I resolve to live.

Here’s wishing that 2011 brings you everything you need and most of what you want.

Wish Lists

In a few days, homes will fill with the laughter of little ones overwhelmed with excitement over presents under the tree. With that wonderful sound, the aroma of holiday scented candles, hot chocolate and Christmas dinner will add to the sight of dancing lights, glittering ornaments and perfectly wrapped boxes unraveled at each seam to create a sensory buffet.

I remember my favorite Christmas present. A Cabbage Patch Doll. For clarification, not one with the yarn hair, but one with the silky hair that could be combed and styled. I desperately wanted one of those dolls and that alone would have made my year. The morning of December 25th, I tore into the red glossy paper and there she was, Madeline Hope. She wore a beautiful blue dress with white lace trim and white walking shoes (much like the corrective shoes I wore as a child). I cherished that doll for many years after her birth.

My sons are now at the age I was when I asked for that baby doll. Their Christmas wish list is very different from mine then. Laptop. Nintendo DSi with games. PSP games. PS3 games. NFL jerseys. NBA jerseys. And, most of all-a flat screen LCD TV. I searched their list up and down for anything that identified them as children, prepubescent kids and I found nothing. No toys. No bikes. No games that do not require energy of the electrical sort. The list could have easily been one from my teenage or adult brothers. Their list is as indicative of 2010 as mine was of 1985; for good or for bad, times have evolved.

This morning we are boxing up over 100 action figures to take to the Helping Hand Mission. It wasn’t even a year ago when John Cena, Batista and Big Show filled their hands as they battled each other for the WWE title. I still catch them playing with them from time to time, but only when the television and anything connected to it is off limits. It’s time to pass these things along to another little boy in the prime of his wrestling obsession.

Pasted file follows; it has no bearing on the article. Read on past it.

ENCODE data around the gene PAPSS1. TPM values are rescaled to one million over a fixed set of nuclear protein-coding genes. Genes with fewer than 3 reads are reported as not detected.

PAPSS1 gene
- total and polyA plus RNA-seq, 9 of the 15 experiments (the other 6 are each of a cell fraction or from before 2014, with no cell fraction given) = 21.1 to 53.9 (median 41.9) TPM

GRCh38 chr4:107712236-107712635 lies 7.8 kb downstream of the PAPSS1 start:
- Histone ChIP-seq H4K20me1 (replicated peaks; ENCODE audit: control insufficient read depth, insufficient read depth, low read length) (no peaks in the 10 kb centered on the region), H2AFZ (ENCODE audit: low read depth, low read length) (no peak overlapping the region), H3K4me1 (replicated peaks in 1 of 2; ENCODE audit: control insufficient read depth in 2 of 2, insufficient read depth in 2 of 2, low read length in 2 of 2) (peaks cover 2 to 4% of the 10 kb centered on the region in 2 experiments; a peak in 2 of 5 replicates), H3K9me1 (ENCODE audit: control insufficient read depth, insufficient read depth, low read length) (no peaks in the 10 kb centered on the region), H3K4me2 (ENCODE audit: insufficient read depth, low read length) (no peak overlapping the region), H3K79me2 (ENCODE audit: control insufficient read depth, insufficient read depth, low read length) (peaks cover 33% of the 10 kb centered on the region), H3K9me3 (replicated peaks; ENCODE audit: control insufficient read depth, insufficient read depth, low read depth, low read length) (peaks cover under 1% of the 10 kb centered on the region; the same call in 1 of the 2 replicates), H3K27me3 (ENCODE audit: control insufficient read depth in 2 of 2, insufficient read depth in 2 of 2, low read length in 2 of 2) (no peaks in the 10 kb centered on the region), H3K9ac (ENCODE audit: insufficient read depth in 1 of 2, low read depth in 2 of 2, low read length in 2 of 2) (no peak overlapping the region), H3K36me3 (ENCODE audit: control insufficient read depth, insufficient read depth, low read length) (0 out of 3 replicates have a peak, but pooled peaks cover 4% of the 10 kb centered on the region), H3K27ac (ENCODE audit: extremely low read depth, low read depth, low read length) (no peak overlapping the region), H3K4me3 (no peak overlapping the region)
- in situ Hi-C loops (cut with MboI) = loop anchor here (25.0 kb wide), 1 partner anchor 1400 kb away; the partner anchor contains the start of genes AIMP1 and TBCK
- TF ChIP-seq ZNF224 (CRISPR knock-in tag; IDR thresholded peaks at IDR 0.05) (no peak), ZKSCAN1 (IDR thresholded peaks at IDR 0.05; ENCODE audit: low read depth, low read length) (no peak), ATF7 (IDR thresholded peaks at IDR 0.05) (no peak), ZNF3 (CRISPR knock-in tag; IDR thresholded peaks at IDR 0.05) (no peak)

I worry that they are growing too fast; that I have taught them too much too soon. I worry that their maturity at 7 and 9 will backfire at 17 and 19. I worry that I will fail them as I’m sure all mothers do, but no other mothers are responsible for these two.

And just because I want to keep them kids as much as possible for as long as possible, I put NFL action figures in their stockings.

Is Santa Real?

He looked up at me with innocence and inquisition behind those big drops of coal. “Auntie Shannon, is Santa Claus real?” Peering around the corner in the next room, I could see my sons and the horror on their face that revealed they had killed the fantasy. I had no idea what to say so I popped a whole coffee drenched ginger snap in my mouth, giving myself a moment to think.

This is not the first time an offspring of mine murdered the myth. When the oldest was four, I received a frantic call from his teacher “Uhmmm…can you just come get him…quickly. I’ll explain when you get here.” I entered a classroom full of crying students and a red faced teacher who was desperately trying to maintain some since of order as she unraveled what had happened in the moments before.

The students were coloring holiday pictures when the little girl next to Cameron expresses her excitement over Santa’s upcoming visit….

Cameron: You do know Santa isn’t real.

Pigtails: Uh huh, how do you think you get the presents under the tree?

Cameron: Your mom and dad put them there.

Pigtails: That is not true! He comes down the chimney and everything.

Cameron: No he doesn’t. There is not a Santa Claus!

Pigtails: Mrs. McGinnis (screaming) Cameron said there isn’t a Santa Claus!

Cameron: Because there isn’t!

Emotions erupt in the class as students start yelling at Cameron and crying.

Cameron: (now standing on the table and yelling) There is not a Santa Claus! And if your parents tell you there is they are lying and all the liars are gonna go to hell!

Hence the phone call.

As the teacher is telling the story, she admits that she too tells her children that Santa is real and wonders if she is also going to hell for the little white lie. We made it out before pick up and the lynching that was sure to occur due to my little preacher.

The ginger snap has now dissolved and the little one is egging on my response. “Yeah mom, is he?” The smile in his eyes proves he is taunting me. I turn to the eight year old and say “Baby, every family has their own belief about Santa. Some believe in him and some don’t. I think the important thing is that whatever you believe is true for you.”

His response: “Just like Jesus.”